For more than a century, the defense and insurance industries have been bulwarks of the Connecticut economy but within the last year, both are waving distress flags at the state’s leaders.
United Technology’s CFO Gregory Hayes bluntly told reporters that, “Anyplace outside of Connecticut is low-cost.” Similar themes were again sounded this week by Aetna CEO Mark Bertolini who said, “. . . Quite frankly, Connecticut falls very, very low on the list as an environment to locate employees.”
The message from these industry leaders is clear. Connecticut’s economic problems aren’t just a byproduct of the recent downturn. The state faces a competitiveness crisis that won’t go away until it is addressed.
Liberal leaders in the legislature will lay out their vision for how to confront the matter starting Monday at a joint meeting of the Public Health, Human Services, and Insurance and Real Estate Committees as they hold a public hearing on the landmark SustiNet health care legislation.
Democratic officials have zeroed in on health care and energy costs as two key burdens on Connecticut’s economy and are keen to address both in this legislative session.
Though they rightly assert that health insurance is too costly in Connecticut, their solution – SustiNet – is equally unaffordable.
Though proponents of the law say that it will save the state $224 million under the pessimistic scenario and $425 million under the optimistic scenario, the vast majority of the “savings” are actually costs shifted to the federal government. In an era of trillion dollar federal deficits and a debt rapidly approaching parity with the GDP, this makes SustiNet a fingers-crossed, toss a penny in a fountain, wear your lucky underwear kind of plan.
It would be deeply irresponsible for the legislature to consider such a plan even in good times; in the current fiscal crisis legislators should meet it with startled disbelief. But if you go on over to the Legislative Office Building today, there they will be. If you listen closely enough, you might be able to hear “Nearer my God to Thee”, too. Feel free to hum along.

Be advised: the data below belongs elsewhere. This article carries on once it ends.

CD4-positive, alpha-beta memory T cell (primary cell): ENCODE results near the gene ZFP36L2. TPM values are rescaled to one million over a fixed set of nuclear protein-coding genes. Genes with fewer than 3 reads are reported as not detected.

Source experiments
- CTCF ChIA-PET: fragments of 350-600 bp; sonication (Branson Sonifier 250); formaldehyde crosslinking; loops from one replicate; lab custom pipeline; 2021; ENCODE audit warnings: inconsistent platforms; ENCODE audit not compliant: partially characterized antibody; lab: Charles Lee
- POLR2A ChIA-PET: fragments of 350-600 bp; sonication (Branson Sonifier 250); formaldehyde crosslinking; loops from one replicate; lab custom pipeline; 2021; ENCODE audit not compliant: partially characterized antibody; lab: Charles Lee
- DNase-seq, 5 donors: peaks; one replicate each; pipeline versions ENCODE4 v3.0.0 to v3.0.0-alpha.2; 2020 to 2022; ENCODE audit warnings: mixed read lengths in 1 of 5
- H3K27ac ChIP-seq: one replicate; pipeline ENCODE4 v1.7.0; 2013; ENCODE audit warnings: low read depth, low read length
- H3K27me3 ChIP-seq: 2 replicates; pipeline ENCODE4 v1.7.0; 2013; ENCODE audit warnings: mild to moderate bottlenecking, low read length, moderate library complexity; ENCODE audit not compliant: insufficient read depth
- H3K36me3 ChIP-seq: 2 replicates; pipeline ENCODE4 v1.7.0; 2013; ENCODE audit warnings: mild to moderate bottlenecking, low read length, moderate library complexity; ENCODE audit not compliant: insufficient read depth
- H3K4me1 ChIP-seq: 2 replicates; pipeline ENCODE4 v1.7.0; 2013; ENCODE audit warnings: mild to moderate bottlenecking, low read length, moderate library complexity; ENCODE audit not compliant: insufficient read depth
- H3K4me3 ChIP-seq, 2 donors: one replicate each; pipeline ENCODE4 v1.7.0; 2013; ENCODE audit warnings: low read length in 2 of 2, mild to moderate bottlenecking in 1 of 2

Being unaffordable simply isn’t a dealbreaker because for many champions of the law, that’s a happy byproduct. In their November 2010 Fiscal Accountability Report, the Office of Policy and Management noted the “ratcheting effect” that economic downturns have on taxes as budget deficits compel tax hikes which, once the economy recovers, fund new programs that grow constantly until the next downturn which necessitates further tax increases.
SustiNet will be one more big turn of that ratchet.
The people will see if Governor Dannel P. Malloy takes the opposite approach to solving the competitiveness crisis on Wednesday when he delivers his budget address to the General Assembly. In next-door New York, Governor Andrew Cuomo is turning heads and winning high praise by pledging significant reductions in the cost of government, streamlined bureaucracy, and no tax hikes, all premised on the shocking idea that making it easier to compete in the economy improves competitiveness.
Whether Connecticut will try to compete by becoming more competitive or by creating new programs is the decisive question that policymakers face. This week, we’ll start to see what their answer will be.
For the opposing view on this story, check out Jon Pelto’s “Wait, What?” for his insightful piece on SustiNet.